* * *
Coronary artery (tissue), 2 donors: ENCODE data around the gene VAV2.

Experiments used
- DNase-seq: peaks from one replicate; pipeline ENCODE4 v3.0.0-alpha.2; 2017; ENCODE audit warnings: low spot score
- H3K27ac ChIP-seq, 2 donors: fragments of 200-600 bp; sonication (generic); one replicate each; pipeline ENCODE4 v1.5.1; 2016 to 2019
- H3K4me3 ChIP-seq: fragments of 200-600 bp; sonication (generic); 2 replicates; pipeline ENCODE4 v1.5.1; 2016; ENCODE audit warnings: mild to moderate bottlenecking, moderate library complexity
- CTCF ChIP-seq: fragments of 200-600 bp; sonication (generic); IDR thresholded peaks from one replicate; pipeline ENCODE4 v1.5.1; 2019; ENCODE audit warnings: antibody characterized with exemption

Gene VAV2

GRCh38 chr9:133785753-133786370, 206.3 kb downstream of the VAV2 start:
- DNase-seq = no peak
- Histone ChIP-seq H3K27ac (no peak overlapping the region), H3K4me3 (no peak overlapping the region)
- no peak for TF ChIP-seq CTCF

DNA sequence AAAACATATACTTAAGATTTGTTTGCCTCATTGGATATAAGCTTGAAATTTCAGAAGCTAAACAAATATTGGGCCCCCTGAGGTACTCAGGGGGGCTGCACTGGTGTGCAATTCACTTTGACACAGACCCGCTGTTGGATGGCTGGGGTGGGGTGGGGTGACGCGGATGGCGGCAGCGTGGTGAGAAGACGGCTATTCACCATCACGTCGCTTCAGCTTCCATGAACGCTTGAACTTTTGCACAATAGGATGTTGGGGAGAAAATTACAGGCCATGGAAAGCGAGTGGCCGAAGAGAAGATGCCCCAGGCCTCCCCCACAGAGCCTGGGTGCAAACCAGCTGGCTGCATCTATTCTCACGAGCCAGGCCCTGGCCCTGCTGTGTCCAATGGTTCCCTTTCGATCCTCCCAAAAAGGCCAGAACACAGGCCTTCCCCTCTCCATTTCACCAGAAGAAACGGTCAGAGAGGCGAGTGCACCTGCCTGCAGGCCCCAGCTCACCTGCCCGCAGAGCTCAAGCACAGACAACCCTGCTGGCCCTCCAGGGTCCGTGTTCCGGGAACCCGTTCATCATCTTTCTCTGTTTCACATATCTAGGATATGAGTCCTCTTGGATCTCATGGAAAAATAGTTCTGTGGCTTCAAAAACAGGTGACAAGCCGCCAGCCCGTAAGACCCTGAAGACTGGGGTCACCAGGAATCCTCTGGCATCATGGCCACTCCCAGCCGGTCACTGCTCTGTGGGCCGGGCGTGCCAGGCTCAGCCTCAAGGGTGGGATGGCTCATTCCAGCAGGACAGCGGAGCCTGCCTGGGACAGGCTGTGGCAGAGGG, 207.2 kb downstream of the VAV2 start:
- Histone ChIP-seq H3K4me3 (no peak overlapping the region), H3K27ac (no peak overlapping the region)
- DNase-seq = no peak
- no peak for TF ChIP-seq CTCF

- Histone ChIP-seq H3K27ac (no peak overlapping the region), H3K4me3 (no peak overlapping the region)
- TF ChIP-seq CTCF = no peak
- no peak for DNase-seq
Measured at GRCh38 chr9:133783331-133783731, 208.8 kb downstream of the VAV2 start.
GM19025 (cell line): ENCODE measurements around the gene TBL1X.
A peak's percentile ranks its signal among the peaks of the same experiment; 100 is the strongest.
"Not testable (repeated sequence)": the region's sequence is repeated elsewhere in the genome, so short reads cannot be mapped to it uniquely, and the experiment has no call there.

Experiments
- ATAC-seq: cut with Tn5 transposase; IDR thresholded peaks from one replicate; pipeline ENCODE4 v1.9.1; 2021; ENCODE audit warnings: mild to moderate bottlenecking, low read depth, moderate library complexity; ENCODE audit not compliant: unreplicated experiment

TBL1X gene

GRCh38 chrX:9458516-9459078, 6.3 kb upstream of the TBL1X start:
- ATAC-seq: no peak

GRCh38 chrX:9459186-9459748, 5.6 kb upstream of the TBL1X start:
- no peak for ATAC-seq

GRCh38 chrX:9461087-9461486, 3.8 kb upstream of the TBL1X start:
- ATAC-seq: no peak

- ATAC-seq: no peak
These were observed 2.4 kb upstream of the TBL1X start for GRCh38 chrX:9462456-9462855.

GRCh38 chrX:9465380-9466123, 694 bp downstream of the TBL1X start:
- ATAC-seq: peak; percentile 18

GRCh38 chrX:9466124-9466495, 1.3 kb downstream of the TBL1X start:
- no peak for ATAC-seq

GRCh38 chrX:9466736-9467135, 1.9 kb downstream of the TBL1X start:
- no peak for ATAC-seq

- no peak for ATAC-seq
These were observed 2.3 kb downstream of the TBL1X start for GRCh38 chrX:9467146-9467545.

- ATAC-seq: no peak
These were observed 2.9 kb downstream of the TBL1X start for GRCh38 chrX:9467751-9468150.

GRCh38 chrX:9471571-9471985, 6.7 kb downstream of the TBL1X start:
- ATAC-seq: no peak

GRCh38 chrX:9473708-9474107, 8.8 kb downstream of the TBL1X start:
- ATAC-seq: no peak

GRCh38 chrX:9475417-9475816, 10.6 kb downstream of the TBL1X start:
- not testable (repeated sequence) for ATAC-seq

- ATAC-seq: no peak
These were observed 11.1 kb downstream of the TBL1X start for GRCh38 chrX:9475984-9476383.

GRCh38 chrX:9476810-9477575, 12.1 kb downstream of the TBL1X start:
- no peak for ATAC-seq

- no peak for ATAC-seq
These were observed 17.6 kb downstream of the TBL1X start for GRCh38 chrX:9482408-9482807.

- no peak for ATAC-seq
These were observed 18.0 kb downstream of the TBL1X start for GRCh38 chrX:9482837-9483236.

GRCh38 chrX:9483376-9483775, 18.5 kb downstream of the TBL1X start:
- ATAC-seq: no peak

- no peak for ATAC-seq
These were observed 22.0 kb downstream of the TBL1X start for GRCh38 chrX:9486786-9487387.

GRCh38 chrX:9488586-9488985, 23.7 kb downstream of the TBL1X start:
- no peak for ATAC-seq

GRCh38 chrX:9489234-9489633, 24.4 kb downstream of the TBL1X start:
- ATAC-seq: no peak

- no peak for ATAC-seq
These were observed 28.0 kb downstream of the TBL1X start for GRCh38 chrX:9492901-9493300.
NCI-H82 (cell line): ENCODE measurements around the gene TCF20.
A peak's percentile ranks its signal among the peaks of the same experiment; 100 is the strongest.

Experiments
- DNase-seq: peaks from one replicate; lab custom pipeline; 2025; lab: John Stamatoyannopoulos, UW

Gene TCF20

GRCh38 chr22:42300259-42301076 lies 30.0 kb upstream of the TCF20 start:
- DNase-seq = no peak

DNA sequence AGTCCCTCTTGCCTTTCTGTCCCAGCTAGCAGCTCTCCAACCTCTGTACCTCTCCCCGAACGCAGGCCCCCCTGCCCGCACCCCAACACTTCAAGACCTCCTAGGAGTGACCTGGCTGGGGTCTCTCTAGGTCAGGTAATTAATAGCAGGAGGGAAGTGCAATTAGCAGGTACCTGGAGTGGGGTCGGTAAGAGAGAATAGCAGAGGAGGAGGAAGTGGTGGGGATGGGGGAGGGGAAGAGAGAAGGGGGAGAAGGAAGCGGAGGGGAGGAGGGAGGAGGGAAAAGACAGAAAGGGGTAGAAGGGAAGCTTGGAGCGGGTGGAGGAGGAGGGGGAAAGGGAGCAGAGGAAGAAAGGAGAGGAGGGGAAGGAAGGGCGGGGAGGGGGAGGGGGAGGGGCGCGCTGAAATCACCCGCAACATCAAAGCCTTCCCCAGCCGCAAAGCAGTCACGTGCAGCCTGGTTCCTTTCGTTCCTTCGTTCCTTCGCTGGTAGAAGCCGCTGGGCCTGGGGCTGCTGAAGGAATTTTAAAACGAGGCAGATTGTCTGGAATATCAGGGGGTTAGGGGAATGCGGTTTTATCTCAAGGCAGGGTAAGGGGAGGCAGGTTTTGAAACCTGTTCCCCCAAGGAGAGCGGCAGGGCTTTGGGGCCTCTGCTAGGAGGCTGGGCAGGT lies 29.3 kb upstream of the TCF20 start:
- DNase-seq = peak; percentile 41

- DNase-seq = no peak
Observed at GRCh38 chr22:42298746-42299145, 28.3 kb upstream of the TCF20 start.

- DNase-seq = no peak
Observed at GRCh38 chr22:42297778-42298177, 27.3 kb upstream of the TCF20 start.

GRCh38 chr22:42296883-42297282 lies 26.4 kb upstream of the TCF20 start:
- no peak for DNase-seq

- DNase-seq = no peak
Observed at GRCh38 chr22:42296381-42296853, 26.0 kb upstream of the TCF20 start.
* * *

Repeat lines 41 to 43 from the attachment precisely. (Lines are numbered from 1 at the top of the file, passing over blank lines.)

These were observed 2.3 kb downstream of the TBL1X start for GRCh38 chrX:9467146-9467545.

- ATAC-seq: no peak
These were observed 2.9 kb downstream of the TBL1X start for GRCh38 chrX:9467751-9468150.